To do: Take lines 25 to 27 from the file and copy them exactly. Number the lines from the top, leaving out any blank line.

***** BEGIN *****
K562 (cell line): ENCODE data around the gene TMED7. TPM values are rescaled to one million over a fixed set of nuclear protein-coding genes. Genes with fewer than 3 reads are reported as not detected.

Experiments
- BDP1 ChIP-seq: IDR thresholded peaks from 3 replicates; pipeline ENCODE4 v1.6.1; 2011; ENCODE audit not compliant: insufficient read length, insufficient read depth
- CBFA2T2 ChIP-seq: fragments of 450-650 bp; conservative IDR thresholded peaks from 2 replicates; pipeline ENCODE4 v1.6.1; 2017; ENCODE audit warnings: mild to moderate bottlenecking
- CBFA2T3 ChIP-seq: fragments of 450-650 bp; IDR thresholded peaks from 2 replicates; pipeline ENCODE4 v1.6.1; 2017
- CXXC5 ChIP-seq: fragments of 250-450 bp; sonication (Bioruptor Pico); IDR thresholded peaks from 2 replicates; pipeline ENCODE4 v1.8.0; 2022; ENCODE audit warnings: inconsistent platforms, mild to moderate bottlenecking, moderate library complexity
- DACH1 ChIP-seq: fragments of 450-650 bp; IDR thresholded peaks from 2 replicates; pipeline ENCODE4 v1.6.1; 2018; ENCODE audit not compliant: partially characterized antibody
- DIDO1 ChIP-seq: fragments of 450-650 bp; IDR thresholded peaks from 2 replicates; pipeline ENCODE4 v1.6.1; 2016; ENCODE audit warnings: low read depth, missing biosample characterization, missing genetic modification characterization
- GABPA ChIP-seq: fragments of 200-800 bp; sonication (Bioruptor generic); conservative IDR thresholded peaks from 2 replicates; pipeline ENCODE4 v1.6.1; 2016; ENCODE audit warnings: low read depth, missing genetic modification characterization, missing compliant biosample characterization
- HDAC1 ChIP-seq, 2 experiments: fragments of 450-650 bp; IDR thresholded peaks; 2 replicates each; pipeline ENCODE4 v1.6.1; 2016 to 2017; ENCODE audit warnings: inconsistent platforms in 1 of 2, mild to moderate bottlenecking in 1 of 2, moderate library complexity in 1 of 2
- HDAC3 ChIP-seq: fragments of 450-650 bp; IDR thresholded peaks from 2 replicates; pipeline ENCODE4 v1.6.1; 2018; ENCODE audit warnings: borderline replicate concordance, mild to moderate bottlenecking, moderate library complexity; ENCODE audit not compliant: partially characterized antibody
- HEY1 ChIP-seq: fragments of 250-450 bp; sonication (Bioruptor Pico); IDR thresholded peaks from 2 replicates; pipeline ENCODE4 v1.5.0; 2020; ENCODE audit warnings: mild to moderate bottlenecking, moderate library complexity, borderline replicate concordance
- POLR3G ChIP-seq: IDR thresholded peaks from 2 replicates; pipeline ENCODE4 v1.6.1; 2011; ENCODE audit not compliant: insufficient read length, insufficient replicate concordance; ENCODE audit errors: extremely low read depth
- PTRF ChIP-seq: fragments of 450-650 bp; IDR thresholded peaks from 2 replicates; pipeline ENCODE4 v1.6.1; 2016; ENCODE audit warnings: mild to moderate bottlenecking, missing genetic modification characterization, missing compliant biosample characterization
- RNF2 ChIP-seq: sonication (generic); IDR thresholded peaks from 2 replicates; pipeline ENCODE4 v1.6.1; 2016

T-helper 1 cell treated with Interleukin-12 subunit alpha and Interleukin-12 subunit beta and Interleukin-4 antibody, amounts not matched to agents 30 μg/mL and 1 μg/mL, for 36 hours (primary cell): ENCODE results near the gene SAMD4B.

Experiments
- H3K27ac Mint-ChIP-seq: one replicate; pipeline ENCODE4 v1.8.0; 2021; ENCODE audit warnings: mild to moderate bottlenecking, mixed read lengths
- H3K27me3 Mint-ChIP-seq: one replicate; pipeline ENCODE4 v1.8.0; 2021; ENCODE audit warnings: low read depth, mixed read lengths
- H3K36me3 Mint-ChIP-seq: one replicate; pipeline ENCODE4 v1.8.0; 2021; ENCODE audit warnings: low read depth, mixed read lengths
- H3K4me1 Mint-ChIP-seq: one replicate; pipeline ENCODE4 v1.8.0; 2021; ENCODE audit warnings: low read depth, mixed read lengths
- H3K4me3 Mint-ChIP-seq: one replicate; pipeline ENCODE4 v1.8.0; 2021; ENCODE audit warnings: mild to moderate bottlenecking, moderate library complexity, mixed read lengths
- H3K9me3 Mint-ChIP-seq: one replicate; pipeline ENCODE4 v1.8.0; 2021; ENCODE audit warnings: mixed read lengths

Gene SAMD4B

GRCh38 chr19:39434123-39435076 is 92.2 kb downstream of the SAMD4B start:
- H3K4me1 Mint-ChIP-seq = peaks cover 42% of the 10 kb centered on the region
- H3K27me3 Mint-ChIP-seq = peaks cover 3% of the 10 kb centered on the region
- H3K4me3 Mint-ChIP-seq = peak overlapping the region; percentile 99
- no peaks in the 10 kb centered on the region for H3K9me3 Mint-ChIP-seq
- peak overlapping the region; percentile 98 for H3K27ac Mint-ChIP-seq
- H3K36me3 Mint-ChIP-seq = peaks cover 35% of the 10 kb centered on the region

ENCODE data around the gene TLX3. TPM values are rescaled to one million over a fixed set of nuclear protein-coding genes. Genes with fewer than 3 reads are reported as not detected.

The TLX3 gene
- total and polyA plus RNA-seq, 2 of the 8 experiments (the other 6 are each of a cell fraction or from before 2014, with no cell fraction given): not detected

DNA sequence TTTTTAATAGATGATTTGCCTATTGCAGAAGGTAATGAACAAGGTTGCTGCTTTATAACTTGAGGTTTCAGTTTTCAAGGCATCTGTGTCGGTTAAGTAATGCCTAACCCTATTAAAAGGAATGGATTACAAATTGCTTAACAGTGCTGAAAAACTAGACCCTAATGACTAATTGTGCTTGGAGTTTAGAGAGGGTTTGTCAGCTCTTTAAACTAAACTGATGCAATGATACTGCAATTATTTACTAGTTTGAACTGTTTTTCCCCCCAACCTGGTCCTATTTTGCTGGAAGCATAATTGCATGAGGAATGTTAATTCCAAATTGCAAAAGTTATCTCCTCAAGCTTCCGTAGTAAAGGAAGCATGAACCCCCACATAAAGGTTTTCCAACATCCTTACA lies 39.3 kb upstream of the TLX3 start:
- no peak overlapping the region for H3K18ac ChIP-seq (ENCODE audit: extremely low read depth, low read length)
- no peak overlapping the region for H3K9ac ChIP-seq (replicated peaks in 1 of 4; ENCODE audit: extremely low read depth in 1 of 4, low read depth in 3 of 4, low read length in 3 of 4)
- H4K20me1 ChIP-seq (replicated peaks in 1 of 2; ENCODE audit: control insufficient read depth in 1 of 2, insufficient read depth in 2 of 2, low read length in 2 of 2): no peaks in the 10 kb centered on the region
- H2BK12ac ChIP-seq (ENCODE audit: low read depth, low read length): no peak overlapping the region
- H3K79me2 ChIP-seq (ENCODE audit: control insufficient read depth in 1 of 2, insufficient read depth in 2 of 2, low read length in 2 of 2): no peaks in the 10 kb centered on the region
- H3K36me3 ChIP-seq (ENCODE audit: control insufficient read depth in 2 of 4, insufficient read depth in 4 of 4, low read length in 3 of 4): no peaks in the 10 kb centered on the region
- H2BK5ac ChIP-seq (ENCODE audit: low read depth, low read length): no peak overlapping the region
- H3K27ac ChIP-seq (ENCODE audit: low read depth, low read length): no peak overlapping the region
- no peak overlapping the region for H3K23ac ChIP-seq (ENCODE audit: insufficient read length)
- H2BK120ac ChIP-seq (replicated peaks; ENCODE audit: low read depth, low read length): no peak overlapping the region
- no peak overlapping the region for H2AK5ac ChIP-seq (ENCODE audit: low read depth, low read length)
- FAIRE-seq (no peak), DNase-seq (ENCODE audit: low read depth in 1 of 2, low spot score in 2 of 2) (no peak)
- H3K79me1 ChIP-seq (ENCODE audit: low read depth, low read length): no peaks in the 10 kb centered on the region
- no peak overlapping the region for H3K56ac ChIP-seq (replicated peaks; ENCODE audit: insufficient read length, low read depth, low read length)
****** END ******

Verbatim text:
GRCh38 chr19:39434123-39435076 is 92.2 kb downstream of the SAMD4B start:
- H3K4me1 Mint-ChIP-seq = peaks cover 42% of the 10 kb centered on the region
- H3K27me3 Mint-ChIP-seq = peaks cover 3% of the 10 kb centered on the region